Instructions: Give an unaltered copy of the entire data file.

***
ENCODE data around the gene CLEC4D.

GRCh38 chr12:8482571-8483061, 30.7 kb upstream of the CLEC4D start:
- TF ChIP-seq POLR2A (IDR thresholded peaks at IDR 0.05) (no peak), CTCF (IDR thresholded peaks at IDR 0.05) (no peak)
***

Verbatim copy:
ENCODE data around the gene CLEC4D.

GRCh38 chr12:8482571-8483061, 30.7 kb upstream of the CLEC4D start:
- TF ChIP-seq POLR2A (IDR thresholded peaks at IDR 0.05) (no peak), CTCF (IDR thresholded peaks at IDR 0.05) (no peak)